• Iatrogenic issues like post-operative, chemotherapy, radiation
  • Hormonal problems and deficiencies like lactational amenorrhea, vulvovaginal atrophy from a low level of sex hormones, use of oral contraceptive pills
  • Pelvic floor muscle spasm, tension, or weakness

#6: Vulvodynia Treatment

Based on research, the medical community is starting to acknowledge that vulvodynia might be a multifactorial condition – caused by more that one single culprit.

Because of this, the cookie-cutter approach is not the way to go anymore. Not everyone needs surgery or even physical therapy!

Your treatment should be chosen accordingly, based on your specific case of vulvodynia and your individual needs. The typical treatment plan is based on “trial and error.” It usually starts with non (or less) invasive treatments and based on results, is escalated to more invasive ones.

The important thing to remember is that because of the tricky nature of this condition, in most cases only a multi-disciplinary approach can give lasting results.

There are two main and significantly different directions which you might want to explore during your journey with vulvodynia: the traditional medicine approach, and the complementary and alternative medicine approach.

The first – traditional medicine – approach includes:*

The second – complementary and alternative medicine – approach includes*:

  • Counseling and psychological therapies
  • Discontinuation of all types of irritants (e.g., soaps, pads, toilet papers)
  • Pelvic Floor Muscle Therapy
  • Dilator therapy
  • Biofeedback
  • Icing or heating (ice packs or heat pads)
  • Diet changes and modifications
  • Natural antifungal and antibacterial oral and topical treatments
  • Sitz baths
  • Nutritional supplementation
  • Stress management
  • Meditation
  • Developing mind-body connection
  • Self-development
  • Emotional healing
  • Acupuncture
  • Reiki
  • Qigong

*These lists are not exhaustive.

#7: Who Does Vulvodynia Affect?

In the past, doctors believed that vulvodynia is a rare condition. But as research is showing right now, it simply has been under-recognized.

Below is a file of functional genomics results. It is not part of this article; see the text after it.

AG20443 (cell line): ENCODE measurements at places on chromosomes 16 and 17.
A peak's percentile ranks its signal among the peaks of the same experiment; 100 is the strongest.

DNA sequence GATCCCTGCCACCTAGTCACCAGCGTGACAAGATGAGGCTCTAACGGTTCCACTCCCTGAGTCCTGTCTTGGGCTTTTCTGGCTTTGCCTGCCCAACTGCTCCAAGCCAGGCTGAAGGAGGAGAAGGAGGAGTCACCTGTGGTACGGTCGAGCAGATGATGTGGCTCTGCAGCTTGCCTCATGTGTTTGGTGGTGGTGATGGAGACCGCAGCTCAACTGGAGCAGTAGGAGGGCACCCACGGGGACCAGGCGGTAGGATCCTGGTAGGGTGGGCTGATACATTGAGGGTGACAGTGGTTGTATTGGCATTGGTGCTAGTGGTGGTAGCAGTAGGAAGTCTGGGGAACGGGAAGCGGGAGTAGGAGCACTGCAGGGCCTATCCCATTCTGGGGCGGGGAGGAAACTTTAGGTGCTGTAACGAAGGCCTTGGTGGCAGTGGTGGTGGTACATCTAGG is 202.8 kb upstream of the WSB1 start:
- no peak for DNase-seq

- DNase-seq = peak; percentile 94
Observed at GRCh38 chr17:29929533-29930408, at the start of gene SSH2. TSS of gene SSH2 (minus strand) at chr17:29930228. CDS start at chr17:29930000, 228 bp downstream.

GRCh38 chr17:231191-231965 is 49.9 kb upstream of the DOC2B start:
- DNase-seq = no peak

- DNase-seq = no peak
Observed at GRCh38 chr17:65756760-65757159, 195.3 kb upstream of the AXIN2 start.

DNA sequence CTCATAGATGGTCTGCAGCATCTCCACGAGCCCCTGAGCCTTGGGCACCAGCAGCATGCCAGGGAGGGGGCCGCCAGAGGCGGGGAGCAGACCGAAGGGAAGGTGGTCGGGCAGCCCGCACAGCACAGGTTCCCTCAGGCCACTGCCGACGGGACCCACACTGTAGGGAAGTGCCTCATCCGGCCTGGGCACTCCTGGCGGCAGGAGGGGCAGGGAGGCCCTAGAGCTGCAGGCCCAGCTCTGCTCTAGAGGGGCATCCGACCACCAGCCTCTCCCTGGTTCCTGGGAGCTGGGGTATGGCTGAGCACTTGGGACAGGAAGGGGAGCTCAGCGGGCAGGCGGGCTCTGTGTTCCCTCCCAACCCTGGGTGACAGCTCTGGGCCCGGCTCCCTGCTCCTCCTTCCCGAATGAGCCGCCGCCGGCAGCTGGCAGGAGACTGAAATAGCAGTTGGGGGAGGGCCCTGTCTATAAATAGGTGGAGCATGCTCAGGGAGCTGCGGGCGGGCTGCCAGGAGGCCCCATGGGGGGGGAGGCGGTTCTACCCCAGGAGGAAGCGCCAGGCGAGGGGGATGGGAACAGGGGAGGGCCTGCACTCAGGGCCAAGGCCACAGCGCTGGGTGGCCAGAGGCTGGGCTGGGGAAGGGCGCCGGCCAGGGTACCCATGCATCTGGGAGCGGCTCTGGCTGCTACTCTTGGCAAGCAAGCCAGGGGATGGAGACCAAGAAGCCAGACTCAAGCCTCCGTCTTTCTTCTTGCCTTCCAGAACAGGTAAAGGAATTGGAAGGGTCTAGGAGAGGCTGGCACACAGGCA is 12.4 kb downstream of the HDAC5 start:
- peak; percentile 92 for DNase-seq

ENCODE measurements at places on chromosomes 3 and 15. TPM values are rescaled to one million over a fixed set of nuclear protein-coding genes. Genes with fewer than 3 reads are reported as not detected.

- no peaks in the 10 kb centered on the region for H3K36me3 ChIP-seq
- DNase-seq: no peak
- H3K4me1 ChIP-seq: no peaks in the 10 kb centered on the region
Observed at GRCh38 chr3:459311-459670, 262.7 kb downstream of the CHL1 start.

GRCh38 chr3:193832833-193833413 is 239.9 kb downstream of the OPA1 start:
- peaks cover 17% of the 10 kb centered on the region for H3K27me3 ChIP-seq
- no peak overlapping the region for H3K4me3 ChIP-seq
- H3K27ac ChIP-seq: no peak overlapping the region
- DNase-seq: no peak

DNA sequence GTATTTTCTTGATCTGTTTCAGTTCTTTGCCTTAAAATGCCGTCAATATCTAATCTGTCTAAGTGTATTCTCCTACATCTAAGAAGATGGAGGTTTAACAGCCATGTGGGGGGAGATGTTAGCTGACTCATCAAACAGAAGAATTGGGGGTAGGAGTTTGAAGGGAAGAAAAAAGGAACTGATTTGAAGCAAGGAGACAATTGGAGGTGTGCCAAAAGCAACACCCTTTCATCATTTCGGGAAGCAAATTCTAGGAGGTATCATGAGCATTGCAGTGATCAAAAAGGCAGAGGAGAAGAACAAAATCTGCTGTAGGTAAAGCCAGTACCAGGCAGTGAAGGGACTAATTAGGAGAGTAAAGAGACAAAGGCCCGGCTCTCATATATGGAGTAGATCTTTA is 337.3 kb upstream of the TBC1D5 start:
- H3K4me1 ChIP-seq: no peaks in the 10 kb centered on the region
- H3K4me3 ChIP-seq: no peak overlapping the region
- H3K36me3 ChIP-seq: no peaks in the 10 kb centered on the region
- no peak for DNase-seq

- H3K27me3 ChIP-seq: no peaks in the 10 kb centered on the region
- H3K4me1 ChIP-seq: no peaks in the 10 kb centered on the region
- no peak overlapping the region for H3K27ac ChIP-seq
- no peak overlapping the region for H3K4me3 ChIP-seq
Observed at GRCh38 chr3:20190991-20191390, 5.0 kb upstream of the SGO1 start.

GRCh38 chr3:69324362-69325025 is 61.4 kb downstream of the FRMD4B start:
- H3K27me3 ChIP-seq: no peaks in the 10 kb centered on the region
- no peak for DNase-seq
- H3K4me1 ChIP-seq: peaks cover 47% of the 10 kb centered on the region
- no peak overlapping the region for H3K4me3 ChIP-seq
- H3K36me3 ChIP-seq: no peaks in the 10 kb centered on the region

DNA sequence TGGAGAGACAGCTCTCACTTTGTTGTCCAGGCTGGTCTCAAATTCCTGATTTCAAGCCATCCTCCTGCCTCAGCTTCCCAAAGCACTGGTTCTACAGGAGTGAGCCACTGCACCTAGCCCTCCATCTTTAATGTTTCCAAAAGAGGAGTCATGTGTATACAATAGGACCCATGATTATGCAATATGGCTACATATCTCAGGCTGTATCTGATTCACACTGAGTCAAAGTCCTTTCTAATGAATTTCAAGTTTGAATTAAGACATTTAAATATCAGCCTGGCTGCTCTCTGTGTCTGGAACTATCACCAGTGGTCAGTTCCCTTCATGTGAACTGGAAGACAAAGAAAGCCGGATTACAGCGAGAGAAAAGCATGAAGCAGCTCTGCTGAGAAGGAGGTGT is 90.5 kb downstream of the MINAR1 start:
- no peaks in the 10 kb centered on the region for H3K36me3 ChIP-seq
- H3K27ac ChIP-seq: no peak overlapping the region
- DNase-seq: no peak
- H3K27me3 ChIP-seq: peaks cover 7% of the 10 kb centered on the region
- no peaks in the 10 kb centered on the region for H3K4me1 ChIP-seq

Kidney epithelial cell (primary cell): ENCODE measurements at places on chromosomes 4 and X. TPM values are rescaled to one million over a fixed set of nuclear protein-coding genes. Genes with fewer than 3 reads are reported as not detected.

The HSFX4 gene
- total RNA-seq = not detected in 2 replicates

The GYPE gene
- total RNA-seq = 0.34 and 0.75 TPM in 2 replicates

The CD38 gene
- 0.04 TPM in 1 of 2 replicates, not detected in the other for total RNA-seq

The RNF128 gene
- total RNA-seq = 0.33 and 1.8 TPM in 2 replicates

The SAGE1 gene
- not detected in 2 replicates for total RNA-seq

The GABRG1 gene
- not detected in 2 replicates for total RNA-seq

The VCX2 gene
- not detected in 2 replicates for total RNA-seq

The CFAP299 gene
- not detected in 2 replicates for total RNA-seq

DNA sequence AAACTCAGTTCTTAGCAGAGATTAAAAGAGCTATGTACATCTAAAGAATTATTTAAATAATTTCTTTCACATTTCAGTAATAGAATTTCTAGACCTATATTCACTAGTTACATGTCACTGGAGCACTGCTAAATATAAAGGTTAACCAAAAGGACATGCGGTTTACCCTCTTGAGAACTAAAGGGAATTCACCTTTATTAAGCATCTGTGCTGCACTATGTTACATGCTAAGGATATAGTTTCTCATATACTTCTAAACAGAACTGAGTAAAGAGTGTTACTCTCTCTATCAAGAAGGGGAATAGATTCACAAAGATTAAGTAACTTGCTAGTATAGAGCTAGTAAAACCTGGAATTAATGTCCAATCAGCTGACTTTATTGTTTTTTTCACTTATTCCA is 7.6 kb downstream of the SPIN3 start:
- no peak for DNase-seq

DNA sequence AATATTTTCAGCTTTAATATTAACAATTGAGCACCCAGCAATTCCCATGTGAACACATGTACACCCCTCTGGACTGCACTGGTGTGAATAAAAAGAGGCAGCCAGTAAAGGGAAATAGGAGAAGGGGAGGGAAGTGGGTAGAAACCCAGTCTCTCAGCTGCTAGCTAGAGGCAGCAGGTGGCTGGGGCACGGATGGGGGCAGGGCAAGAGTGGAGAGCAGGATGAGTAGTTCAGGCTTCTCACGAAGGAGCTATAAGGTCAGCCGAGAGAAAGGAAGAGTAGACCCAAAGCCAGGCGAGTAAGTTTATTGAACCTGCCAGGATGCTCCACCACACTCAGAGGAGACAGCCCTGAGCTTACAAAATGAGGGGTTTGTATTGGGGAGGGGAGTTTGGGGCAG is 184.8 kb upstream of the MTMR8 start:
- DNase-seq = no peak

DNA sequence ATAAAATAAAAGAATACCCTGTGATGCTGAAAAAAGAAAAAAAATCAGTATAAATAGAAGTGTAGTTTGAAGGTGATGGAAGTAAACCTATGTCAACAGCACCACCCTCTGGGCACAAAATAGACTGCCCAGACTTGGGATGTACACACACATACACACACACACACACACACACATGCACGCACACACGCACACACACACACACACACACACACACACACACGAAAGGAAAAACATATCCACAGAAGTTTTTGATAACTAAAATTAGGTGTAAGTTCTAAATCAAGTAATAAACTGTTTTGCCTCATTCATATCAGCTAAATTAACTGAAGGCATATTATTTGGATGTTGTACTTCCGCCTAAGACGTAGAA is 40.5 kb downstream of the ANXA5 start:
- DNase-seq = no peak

Vulvodynia affects many. The estimates of how many women and girls are affected vary, but in all cases, the number is huge, reaching even up to 16% in women between the ages of 18 and 64.

And not only that, vulvodynia is completely non-discriminatory. It affects women and girls of all ages, ethnicities, backgrounds, etc.

#8: What is Vulvodynia - Not?

To set the record straight (as we’ve all heard a lot of terrifying accusations) and make the case clear (so we never again doubt this topic), it’s useful to mention what vulvodynia is not.

  • Vulvodynia is not an STD
  • Vulvodynia is not contagious (you cannot pass it on to your partner)
  • Vulvodynia is not cancer
  • Vulvodynia is not hereditary
  • Vulvodynia is not an infection

Conclusion

Hopefully, this post answers some of the initial questions that you might have had:

    1. What is vulvodynia and what are its symptoms, types
    2. What is the difference between vulvodynia and vulvar pain
    3. What could be the potential causes of vulvodynia and how to diagnose and examine it
    4. What are some available treatments

Did you find this post helpful? If yes, what other types of information would you like me to share with you? How can I improve this post?

Hey, Vulva Warriors!

Are you someone who suffers from vulvodynia (chronic vulvar pain)? How do you manage it? How did you find out that you have vulvodynia? Which doctor(s) helped you to diagnose this condition and go through it? Would you like to share your personal insights to help others through their tough journey?

If you would like to share your thoughts, experiences, and questions or simply say hi, please feel free to contact me through the comment section below, on FB or at community@meandmyv.com.

Hello, Health Professionals!

If you are a health professional that deals with vulvodynia you would like to share your experience, cooperate, simply connect or drop a question, please feel invited to contact me through the comment section below, on FB or at community@meandmyv.com.

Disclaimer

My goal is to provide you with the most relevant and current information that is factually correct, comprehensive and up-to-date.

However, the information provided herein might be subject to changes and is not intended to cover all possible:

    • Vulvodynia symptoms and types
    • Vulvodynia diagnosis and examination
    • Vulvodynia causes and treatments available

Please also bear in mind, that this article should not be used as a substitute for the knowledge and expertise of a doctor or other licensed healthcare professionals. Please, before taking any medication, consult with your health provider who knows your medical history.